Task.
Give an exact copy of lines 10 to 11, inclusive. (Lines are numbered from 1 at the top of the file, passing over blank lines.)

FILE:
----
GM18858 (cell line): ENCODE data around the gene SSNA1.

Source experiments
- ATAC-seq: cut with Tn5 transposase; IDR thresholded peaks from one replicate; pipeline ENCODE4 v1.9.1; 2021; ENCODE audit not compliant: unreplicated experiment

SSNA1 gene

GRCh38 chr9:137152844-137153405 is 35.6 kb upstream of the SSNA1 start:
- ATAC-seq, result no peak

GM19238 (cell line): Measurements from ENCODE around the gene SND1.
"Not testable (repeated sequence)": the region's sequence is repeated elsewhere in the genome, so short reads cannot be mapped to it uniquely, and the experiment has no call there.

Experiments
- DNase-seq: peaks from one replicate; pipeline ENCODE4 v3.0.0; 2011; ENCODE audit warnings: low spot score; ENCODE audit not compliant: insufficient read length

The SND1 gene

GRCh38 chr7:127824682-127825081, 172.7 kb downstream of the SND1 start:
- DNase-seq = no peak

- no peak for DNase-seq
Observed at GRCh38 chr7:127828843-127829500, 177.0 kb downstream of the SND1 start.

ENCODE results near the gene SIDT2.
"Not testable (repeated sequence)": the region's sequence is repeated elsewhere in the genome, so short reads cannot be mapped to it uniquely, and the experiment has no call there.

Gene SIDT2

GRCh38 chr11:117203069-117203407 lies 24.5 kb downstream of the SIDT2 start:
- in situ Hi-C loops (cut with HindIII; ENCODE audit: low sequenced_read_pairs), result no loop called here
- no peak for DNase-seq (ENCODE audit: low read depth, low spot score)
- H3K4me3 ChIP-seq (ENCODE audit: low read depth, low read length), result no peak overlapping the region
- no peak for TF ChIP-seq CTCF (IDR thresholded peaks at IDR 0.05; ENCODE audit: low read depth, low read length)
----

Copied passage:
- DNase-seq: peaks from one replicate; pipeline ENCODE4 v3.0.0; 2011; ENCODE audit warnings: low spot score; ENCODE audit not compliant: insufficient read length

The SND1 gene